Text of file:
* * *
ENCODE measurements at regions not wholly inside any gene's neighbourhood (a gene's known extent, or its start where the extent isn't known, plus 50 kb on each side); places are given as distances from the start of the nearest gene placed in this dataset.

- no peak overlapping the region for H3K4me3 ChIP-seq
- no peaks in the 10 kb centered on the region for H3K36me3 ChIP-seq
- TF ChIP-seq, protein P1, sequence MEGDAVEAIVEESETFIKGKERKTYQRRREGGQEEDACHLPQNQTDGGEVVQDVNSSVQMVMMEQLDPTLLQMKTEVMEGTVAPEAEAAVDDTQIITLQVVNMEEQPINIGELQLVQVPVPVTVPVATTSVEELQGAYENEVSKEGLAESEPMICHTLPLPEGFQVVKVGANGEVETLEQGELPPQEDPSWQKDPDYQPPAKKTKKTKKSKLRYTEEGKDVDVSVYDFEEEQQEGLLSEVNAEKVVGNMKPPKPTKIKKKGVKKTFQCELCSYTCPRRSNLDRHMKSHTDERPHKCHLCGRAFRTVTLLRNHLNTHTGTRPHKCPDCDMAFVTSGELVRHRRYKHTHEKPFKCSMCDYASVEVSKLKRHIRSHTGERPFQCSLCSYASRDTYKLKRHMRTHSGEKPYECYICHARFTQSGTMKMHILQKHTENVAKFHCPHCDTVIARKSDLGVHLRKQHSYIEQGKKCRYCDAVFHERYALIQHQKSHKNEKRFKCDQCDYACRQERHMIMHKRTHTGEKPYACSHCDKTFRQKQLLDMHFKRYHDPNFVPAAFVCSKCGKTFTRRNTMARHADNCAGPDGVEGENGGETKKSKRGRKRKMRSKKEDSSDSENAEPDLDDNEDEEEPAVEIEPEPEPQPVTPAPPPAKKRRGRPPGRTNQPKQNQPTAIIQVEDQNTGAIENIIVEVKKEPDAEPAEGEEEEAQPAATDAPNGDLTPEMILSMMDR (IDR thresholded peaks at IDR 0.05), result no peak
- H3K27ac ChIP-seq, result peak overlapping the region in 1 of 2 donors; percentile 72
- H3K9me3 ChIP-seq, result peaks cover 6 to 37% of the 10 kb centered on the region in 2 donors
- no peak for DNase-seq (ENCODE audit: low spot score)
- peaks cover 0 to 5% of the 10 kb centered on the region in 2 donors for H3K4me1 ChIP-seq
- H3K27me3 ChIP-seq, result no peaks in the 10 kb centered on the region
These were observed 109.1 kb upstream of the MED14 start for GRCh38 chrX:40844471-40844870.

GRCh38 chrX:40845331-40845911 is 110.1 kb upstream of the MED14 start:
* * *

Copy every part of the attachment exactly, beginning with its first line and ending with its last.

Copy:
ENCODE measurements at regions not wholly inside any gene's neighbourhood (a gene's known extent, or its start where the extent isn't known, plus 50 kb on each side); places are given as distances from the start of the nearest gene placed in this dataset.

- no peak overlapping the region for H3K4me3 ChIP-seq
- no peaks in the 10 kb centered on the region for H3K36me3 ChIP-seq
- TF ChIP-seq, protein P1, sequence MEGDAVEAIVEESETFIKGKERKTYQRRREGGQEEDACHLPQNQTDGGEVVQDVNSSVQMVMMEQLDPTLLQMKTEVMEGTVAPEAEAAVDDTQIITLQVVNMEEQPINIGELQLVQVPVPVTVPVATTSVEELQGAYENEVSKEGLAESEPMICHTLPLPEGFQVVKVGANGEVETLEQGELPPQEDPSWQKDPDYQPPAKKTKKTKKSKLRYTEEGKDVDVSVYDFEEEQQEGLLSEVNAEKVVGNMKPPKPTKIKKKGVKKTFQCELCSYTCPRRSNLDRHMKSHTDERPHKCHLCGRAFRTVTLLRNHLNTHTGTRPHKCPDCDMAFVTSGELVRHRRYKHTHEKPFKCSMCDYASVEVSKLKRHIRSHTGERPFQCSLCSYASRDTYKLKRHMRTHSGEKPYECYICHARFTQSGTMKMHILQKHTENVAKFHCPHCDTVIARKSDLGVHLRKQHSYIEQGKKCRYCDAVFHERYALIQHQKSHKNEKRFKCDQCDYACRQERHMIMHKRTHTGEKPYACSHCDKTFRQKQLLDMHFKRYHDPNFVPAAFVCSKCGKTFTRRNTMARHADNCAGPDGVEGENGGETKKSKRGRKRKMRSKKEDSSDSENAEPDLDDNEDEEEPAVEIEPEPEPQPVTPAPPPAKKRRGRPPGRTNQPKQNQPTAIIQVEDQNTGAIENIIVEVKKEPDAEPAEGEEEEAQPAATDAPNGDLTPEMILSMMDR (IDR thresholded peaks at IDR 0.05), result no peak
- H3K27ac ChIP-seq, result peak overlapping the region in 1 of 2 donors; percentile 72
- H3K9me3 ChIP-seq, result peaks cover 6 to 37% of the 10 kb centered on the region in 2 donors
- no peak for DNase-seq (ENCODE audit: low spot score)
- peaks cover 0 to 5% of the 10 kb centered on the region in 2 donors for H3K4me1 ChIP-seq
- H3K27me3 ChIP-seq, result no peaks in the 10 kb centered on the region
These were observed 109.1 kb upstream of the MED14 start for GRCh38 chrX:40844471-40844870.

GRCh38 chrX:40845331-40845911 is 110.1 kb upstream of the MED14 start: